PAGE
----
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Shohei Otani wants to play in the United States next year

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According to Jim Allen of Kyodo News, Shohei Otani, the “Japanese Babe Ruth” for his combined pitching-slugging prowess, wants to leave the Hokkaido Nippon Ham Fighters, enter the posting system this winter and play for a major league team in 2018.

There is no question about his readiness for Major League Baseball. Otani, who would be a starting pitcher here, has a 102 mile per hour fastball and routinely sits in the high 90s, profiles as one of the best pitchers in baseball. While his year has been shortened this year due to early season injuries — he’s pitched in only two games, working out the rust — last year he posted a 1.86 ERA, struck out 174 in 140 innings across 21 games . . . and hit .322/.416/.588 with 27 home runs as a designated hitter.

The question for Otani all along was whether he would bother to come to the United States given the new Collective Bargaining Agreement’s highly restrictive cap on international signees. Whereas, before this year, Japanese players were essentially free agents, with a large posting fee given to their NPB team, major league clubs’ collective international bonuses are capped at less than $10 million. As Jeff Passan notes in his column, some shuffling and trading of cap space will allow a few teams to give Otani close to $10 million or so, but that’s it. A number of other teams, including the Dodgers and Cubs, face far more restrictive bonus caps given their previous international spending.

All of which means that Otani will not make much money by coming here. He’ll get his few million as a signing bonus but then will be just like any amateur getting called up to a big club: he’ll be under team control for six years, in the first three of which his salary will be set by the big club and will likely not exceed a million dollars. In years 3-6 he’ll be arbitration eligible. After six years — during all of which the big club can manipulate his service time — he’ll be eligible for free agency. Otani is 23 now, so he’ll still be in line for a big free agent deal at some point, but compared to Japanese players who have come to the U.S. in the past, he’ll be working for peanuts.

None of which seems to concern him. He wants to play in the best league in the world, it seems. And even with the financial restrictions in place, it’s hard to blame him.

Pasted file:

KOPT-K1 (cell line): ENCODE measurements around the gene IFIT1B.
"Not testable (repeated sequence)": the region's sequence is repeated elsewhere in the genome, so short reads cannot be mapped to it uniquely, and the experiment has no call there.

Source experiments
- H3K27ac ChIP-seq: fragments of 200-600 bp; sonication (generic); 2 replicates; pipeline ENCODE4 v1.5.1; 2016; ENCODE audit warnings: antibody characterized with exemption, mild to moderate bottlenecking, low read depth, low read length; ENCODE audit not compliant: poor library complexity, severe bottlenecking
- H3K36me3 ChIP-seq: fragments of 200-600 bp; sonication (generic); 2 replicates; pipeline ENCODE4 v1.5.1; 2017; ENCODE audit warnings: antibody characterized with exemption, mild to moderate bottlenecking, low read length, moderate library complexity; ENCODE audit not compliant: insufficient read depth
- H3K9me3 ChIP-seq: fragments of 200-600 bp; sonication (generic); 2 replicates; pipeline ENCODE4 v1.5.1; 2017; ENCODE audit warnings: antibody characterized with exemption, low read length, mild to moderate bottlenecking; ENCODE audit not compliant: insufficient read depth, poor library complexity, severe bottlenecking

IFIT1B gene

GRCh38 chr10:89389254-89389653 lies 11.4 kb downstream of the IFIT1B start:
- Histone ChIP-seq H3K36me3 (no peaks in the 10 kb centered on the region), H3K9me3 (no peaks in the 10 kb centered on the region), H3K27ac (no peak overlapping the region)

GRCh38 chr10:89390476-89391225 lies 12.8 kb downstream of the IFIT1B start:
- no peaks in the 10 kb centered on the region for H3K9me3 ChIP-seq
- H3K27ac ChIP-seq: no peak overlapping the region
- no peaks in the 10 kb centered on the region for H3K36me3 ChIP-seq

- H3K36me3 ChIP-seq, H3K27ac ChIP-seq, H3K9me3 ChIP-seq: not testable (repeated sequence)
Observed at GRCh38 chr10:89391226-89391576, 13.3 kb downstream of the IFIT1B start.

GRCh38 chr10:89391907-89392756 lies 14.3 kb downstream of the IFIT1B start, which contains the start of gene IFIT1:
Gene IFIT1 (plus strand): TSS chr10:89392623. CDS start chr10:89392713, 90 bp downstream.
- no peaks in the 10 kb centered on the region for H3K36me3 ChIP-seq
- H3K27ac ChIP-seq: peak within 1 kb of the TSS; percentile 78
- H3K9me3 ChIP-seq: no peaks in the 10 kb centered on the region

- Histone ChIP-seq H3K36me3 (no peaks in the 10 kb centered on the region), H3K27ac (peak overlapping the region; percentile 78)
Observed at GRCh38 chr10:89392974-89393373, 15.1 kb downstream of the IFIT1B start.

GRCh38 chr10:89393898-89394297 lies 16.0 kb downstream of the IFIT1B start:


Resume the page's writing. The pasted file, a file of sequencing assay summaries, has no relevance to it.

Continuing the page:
Report: Blue Jays and Marco Estrada nearing agreement on contract extension

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Jon Morosi reports that the Blue Jays and starter Marco Estrada are nearing an agreement on a contract extension. The deal is expected to be for one guaranteed year, Morosi adds.

Estrada, 34, was set to become a free agent after the season. He earned $26 million on a two-year contract signed with the Jays in November 2015. While the right-hander has a subpar 4.84 ERA on the season, he has a solid 170/67 K/BB ratio in 176 2/3 innings and has looked much better since the end of July. Between July 31 and his most recent start on Saturday, Estrada owns a 3.75 ERA.

J.A. Happ is the only other starter technically under contract with the Jays next season. Marcus Stroman will be eligible for his second year of arbitration and the Jays will certainly agree to give him a raise on his $3.4 million salary for the 2017 season. The Jays will likely be active this offseason in adding rotation help and they’re starting early by locking up Estrada.

Video: Jackie Bradley, Jr. robs Chris Davis of a home run

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Red Sox center fielder Jackie Bradley, Jr. robbed Orioles first baseman Chris Davis of his 25th home run on Tuesday evening, leaping at the fence in center field to make the catch and keep the game scoreless in the bottom of the fifth inning.

Davis swung at the first pitch he saw from Drew Pomeranz, a slider that crossed the middle of the plate.

This game has potential playoff implications, as the first-place Red Sox hold a three-game lead over the Yankees in the NL East. Meanwhile, the Orioles are still in the AL Wild Card race, trailing the Twins by 5.5 games for the second Wild Card slot.